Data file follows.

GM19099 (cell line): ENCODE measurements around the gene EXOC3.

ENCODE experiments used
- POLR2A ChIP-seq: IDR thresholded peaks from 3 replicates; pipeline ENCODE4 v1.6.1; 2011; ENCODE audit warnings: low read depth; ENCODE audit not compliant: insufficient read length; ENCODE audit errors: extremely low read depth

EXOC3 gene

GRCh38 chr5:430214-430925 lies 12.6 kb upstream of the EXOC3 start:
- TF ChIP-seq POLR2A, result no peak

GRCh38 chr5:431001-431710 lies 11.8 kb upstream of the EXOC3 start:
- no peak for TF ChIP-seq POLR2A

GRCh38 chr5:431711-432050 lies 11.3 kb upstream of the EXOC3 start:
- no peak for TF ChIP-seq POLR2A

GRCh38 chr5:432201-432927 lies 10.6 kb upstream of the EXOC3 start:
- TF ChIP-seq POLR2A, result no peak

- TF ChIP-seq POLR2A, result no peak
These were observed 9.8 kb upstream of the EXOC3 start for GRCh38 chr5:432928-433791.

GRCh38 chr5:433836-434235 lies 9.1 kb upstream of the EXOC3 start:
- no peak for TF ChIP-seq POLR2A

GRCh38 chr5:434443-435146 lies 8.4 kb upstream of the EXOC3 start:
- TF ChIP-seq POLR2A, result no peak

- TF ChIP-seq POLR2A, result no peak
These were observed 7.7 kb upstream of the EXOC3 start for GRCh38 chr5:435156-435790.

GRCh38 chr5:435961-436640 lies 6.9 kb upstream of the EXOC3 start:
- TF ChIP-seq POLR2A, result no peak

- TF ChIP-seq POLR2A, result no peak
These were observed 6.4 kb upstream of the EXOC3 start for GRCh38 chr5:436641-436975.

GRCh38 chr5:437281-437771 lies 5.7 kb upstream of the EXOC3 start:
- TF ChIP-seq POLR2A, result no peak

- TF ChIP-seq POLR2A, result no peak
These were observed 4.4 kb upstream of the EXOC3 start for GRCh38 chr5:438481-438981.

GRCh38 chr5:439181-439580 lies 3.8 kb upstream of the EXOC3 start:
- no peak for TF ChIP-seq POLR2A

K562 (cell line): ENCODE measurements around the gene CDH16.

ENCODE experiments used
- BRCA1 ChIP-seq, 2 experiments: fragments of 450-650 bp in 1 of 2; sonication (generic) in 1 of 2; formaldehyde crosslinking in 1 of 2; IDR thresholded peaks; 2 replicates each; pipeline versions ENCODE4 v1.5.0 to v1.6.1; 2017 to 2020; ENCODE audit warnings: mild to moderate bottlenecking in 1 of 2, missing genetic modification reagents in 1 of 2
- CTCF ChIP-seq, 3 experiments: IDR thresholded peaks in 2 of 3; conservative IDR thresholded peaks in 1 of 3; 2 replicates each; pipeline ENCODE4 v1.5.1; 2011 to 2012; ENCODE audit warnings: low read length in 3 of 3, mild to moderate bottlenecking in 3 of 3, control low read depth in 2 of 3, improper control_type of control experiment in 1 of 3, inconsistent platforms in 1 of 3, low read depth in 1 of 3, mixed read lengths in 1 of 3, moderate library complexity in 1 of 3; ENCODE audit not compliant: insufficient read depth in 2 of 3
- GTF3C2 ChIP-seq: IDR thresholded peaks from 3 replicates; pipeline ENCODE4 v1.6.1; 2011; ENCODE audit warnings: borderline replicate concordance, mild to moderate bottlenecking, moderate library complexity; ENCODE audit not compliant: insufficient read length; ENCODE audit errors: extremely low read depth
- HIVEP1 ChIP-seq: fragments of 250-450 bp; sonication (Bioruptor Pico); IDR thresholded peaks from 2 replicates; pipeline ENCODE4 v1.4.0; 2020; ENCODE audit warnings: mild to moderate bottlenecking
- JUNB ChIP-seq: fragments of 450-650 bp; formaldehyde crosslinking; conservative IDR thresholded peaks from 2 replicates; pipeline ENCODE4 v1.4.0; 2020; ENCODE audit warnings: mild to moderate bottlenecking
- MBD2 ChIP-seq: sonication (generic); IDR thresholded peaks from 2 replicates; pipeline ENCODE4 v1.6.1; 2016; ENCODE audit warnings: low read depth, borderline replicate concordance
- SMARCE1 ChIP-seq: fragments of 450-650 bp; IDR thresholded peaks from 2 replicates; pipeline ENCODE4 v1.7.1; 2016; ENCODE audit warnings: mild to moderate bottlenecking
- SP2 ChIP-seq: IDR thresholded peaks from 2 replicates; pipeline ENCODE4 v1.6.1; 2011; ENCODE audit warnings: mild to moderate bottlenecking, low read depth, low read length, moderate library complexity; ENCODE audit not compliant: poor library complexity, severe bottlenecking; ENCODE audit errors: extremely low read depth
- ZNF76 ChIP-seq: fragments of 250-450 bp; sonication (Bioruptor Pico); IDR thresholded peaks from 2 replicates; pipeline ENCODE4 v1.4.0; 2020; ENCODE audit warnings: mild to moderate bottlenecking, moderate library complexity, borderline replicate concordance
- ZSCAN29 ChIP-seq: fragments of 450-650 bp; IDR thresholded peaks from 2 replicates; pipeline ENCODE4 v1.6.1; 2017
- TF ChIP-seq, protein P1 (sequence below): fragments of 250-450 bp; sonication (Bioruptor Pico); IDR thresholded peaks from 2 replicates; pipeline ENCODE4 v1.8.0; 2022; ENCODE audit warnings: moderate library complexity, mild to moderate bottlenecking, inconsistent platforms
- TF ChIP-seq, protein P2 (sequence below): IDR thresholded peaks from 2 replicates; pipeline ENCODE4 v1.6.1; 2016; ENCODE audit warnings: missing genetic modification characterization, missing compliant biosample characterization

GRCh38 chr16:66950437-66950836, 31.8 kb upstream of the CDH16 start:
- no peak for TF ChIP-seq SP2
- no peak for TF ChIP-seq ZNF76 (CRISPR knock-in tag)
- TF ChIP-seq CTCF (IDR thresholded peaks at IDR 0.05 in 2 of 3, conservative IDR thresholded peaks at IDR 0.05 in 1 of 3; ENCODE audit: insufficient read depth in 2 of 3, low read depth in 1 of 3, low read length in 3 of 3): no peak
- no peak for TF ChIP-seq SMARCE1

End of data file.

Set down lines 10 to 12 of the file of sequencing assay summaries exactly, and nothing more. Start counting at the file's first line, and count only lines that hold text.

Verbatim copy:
- no peak for TF ChIP-seq POLR2A

GRCh38 chr5:432201-432927 lies 10.6 kb upstream of the EXOC3 start:
- TF ChIP-seq POLR2A, result no peak